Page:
Recently I made a green bean casserole and it turned out horribly.  Is there an easier casserole to make?  But I ruined it -- I used frozen beans so they were too crunchy, I used too much milk so it was too runny, and it just basically didn't taste very good at all.  Last night I had a dream that I had to take that casserole to someone and they couldn't believe the Relief Society President had made something so awful.  I guess this all means that I am having some anxiety about my new calling and having everyone see all of my weaknesses in glaring technicolor.  I know that I can do lots of things with mediocrity, but not a whole lot with excellence and I don't want anyone to get frustrated with me and I most certainly don't want anyone to tell me that I did something subpar because I just might cry.  Some people have told me that I probably knew this was coming since I was first counselor already, but I really didn't.  I felt quite confident that Heavenly Father knew that me being the RS president would not be in the best interests for the ward -- or for me and my family, for that matter.

I have been feeling quite overwhelmed, but that could be because I found something else out the very same day I was called.  Something funny.  What do you think would be the absolute funniest thing I could find out?  I'll let you think about it.

The worst thing is that now I have so many keys that my key ring rivals Matthew's and he keeps taking mine.  That is the worst thing, right?

Monday, December 6, 2010

subconscious phobias

There are moments when I am confronted by my psychoses, but usually they are just part of the random thoughts coursing through my brain -- mostly too swift to capture and really consider, so generally ignored.  I feel that I am a confident, well-adjusted person, but I do have my fair share of irrational fears that I don't recognize until the danger has passed.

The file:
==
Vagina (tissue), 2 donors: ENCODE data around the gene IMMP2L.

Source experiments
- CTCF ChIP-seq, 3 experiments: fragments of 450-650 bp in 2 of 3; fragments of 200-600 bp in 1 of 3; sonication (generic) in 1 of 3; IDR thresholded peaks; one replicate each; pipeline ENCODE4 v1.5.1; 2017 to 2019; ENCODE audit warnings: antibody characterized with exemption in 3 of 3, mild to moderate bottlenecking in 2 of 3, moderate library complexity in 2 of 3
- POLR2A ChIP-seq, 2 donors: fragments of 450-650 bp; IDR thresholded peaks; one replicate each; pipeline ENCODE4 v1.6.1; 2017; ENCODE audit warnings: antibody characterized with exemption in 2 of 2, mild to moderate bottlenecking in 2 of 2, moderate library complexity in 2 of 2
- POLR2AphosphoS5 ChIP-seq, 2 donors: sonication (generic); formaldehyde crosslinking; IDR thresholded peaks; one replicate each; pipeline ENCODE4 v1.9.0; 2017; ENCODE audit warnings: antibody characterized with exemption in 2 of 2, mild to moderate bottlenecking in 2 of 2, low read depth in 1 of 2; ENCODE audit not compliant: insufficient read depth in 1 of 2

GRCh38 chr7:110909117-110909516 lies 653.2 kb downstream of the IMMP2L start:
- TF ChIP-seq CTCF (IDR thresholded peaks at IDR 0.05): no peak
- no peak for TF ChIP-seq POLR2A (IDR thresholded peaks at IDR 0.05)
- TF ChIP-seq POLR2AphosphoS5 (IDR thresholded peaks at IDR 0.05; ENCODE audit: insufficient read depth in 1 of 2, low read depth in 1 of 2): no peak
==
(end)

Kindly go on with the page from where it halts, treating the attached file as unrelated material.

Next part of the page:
For example, while we lived in Japan I was sure that there would be an earthquake to end all earthquakes during our sojourn -- because that would be my luck, and I guess it is better to expect it than to be surprised, right?  So every night, without thinking too much about it, I would be very careful about where I put my glasses -- yes, the thing I worried the absolute most about was not being able to see anything, not my children, although they did come in a very close second.  The reason for this is because my glasses would be shattered and I am basically blind and then how could I take care of anything?  I wouldn't be able to and everyone would suffer.  It is reasonable.  And every morning as I got ready I would think, "Will today be the day?"  On average, I think we felt about five earthquakes a month so I would always wonder as one started how bad it was going to get, even though I had been told that the big ones start big with a jolt, and these were mostly softer and rolling.  After we had been there a while it wasn't something I thought about purposefully, just more of something that was part of my rhythm, part of the daily jostle of thoughts.  When we were back in the U.S. living in New Hampshire was when the fear really became apparent because I would often be so overcome with relief that there was very little chance for a life changing earthquake each day.  A little bit loopy, I know.